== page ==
webcircles-kelly-wilbur.jpgKelly J. Wilbur, Esq. joined SEAK in 2020 as Assistant Vice President/Associate Consultant. Prior to joining SEAK, she practiced for five years as a litigator. She specialized in personal injury defense and tried several cases in Massachusetts. Kelly received her J.D., cum laude, from the University of Massachusetts School of Law in 2015 and graduated from St. Mary’s College of Maryland with a B.A. in Political Science. Kelly has experience preparing experts for deposition and trial testimony. She can be reached at 781-491-6802 or kelly@seak.com. 


DAY 1: WEDNESDAY, MARCH 10, 2021 (Live via Zoom) 


12:00–12:45 PM ET Law and Procedure
Attendees will learn the key legal principles and rules which govern depositions including what questions can be asked, the legal basis and limits of “fishing expeditions,” applicability and limits of claims of privilege, meaning and effect of “off the record,” meaning and effect of “the standard stipulations,” discoverability of expert-retaining counsel communication, time limits, limitations on questioning because of abusive intent, harassment, or undue burden, admissibility of deposition questions at trial, reading and signing, and protective orders. Questions and Answers Learning Objective: Explain the law and procedure governing expert witness depositions.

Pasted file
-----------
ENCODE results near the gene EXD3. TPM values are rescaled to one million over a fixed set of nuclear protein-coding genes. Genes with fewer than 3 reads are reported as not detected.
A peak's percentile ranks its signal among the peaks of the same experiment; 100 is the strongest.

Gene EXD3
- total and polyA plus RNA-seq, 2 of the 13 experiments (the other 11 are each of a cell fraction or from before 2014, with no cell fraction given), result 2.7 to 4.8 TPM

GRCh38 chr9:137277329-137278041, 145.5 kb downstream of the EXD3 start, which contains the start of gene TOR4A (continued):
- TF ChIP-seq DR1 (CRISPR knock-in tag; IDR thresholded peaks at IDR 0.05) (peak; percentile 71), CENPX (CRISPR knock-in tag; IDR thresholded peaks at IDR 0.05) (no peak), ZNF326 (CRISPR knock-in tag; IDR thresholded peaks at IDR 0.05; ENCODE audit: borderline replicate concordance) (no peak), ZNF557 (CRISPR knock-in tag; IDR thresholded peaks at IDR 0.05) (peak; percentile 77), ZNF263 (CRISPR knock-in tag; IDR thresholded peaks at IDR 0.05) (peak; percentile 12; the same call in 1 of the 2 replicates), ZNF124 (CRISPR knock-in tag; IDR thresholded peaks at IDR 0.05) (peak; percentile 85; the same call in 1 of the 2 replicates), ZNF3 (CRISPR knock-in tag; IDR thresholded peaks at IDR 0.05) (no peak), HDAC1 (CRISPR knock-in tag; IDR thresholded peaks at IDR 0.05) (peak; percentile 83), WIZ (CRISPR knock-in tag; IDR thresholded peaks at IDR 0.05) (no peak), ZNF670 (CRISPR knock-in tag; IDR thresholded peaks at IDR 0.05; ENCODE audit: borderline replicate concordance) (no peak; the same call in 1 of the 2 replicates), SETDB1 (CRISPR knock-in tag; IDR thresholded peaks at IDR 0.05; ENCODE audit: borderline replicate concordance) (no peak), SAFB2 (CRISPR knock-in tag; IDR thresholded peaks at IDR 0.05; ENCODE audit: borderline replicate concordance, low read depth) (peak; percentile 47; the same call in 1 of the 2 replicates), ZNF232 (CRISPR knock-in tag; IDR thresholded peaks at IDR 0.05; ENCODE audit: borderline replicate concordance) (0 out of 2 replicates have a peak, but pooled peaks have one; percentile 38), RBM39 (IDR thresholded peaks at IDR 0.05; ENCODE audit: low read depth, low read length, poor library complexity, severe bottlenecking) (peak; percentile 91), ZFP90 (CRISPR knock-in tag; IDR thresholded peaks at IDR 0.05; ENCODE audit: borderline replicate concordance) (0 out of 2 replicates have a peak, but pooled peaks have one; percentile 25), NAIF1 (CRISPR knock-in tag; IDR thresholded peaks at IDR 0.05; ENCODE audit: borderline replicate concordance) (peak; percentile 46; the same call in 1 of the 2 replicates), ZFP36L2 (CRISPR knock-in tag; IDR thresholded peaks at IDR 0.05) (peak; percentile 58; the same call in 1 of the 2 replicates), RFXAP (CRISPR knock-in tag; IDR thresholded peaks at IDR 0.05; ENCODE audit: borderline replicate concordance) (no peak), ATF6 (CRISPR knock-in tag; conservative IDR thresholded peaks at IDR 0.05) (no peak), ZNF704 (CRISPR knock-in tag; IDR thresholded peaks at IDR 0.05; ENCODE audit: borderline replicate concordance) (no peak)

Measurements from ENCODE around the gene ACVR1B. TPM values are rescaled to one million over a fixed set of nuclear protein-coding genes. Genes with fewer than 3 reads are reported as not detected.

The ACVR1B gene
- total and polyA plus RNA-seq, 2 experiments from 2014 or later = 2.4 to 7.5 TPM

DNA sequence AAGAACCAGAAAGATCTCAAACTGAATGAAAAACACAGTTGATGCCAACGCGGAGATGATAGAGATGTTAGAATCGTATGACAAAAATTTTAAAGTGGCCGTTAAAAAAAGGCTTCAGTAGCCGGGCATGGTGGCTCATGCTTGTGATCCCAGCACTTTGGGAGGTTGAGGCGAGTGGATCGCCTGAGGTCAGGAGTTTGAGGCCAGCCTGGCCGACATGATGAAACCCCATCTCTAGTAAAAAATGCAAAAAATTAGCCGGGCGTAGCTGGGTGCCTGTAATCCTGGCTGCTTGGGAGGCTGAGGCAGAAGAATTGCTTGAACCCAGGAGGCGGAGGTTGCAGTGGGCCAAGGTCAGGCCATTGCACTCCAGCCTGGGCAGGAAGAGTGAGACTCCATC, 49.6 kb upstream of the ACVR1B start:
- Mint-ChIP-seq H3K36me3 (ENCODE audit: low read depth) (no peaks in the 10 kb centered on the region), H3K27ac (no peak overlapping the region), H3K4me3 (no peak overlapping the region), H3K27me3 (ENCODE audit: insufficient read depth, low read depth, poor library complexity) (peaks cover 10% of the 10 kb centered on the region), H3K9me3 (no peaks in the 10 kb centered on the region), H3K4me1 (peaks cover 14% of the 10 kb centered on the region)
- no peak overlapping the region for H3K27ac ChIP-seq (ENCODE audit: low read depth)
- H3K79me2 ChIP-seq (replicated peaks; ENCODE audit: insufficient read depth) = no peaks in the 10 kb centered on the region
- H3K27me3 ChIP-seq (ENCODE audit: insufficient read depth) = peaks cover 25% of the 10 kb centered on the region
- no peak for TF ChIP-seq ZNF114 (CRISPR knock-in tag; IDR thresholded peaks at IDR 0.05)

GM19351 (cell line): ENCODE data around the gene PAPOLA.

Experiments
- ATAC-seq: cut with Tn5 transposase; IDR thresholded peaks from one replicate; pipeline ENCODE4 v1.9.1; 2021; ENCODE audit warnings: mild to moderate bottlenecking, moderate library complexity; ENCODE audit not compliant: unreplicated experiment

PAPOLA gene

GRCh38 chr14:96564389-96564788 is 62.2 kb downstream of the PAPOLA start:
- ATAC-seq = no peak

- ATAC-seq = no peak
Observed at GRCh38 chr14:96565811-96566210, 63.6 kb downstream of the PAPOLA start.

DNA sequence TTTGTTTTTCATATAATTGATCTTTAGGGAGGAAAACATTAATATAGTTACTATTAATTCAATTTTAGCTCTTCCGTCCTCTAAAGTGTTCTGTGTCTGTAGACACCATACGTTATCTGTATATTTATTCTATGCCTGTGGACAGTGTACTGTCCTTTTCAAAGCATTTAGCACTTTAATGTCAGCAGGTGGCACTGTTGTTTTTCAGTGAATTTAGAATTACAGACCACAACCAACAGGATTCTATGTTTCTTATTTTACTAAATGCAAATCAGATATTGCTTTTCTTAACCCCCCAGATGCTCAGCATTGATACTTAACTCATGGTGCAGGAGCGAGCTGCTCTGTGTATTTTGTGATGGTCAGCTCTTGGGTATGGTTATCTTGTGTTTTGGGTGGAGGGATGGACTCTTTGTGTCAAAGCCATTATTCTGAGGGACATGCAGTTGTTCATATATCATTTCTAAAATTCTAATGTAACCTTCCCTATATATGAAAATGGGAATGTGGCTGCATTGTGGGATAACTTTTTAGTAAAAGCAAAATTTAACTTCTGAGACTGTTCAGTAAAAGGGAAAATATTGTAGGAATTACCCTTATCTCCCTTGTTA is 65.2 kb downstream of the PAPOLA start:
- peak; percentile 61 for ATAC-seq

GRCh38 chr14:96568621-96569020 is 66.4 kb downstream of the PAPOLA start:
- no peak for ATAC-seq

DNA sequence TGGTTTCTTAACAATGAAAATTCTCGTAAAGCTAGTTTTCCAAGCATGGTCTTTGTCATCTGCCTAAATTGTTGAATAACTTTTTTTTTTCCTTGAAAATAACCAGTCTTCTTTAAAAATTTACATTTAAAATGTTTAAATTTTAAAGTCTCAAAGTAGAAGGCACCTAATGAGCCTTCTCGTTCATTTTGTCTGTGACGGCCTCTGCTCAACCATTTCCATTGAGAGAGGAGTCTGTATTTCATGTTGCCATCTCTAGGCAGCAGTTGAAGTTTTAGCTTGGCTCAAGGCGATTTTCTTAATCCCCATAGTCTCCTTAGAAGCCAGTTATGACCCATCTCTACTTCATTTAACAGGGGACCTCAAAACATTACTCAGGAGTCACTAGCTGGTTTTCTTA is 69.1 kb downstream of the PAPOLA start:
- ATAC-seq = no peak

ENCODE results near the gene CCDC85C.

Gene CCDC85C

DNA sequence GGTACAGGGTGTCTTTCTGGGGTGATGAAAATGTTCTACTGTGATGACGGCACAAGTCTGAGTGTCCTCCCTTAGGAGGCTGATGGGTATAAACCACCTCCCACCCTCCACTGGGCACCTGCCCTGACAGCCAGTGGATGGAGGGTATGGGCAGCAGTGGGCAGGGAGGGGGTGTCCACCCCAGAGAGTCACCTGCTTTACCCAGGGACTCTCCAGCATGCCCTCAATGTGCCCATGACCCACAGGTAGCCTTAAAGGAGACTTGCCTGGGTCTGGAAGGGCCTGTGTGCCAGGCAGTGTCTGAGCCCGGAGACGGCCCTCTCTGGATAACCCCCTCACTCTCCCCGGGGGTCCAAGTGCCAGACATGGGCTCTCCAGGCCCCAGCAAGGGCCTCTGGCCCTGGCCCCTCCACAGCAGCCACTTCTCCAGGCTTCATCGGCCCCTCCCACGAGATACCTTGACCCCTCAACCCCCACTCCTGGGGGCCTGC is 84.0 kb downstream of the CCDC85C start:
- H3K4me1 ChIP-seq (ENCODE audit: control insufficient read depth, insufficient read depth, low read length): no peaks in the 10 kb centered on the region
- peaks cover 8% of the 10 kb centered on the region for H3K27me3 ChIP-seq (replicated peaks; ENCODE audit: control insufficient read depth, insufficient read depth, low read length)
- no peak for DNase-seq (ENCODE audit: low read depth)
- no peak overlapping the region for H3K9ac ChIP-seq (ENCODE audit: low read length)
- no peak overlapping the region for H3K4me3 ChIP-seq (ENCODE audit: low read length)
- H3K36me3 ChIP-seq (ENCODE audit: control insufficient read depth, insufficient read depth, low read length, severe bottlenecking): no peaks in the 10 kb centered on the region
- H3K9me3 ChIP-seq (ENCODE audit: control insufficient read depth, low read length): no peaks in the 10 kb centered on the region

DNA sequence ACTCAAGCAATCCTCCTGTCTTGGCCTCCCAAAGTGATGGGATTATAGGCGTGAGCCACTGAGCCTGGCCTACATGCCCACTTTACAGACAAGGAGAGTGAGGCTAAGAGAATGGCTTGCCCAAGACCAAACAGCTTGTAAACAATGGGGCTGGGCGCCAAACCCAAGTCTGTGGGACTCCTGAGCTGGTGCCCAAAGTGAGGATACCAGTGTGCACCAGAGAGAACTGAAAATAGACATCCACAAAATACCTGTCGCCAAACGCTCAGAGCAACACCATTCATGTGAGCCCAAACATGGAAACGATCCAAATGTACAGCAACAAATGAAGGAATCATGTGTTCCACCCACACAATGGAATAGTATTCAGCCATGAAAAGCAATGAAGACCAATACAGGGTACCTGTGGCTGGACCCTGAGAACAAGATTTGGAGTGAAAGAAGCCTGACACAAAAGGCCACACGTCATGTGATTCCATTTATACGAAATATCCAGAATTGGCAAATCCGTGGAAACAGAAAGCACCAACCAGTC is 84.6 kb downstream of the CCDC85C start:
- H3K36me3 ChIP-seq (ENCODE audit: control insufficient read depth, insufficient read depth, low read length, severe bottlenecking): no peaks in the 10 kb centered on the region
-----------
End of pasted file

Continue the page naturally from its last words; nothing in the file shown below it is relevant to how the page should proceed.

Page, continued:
12:45–1:30 PM ET Understanding Opposing Counsel’s Strategies and Goals
Excelling at deposition requires an appreciation of opposing counsel’s likely strategies. Attendees will learn why opposing counsel will likely ask open ended questions and may interrogate the witness in a non-confrontational manner designed to keep the witness talking. Attendees will also learn the numerous likely goals of retaining counsel and will be provided with suggestions for dealing with each of these. These likely goals include learning the expert’s opinions, learning the expert’s qualifications, locking down the expert, sizing up the expert as a witness, probing for bias, discovering the expert’s factual assumptions, gathering as much information as possible, using the expert to help his own case, intimidating the expert, learning what the expert did, and setting the stage to later get the expert or the expert’s opinion excluded. In addition, the faculty will discuss the strategies of retaining counsel at deposition including objections and questioning of their own expert. Questions and Answers Learning Objective: List the strategies and goals of opposing counsel.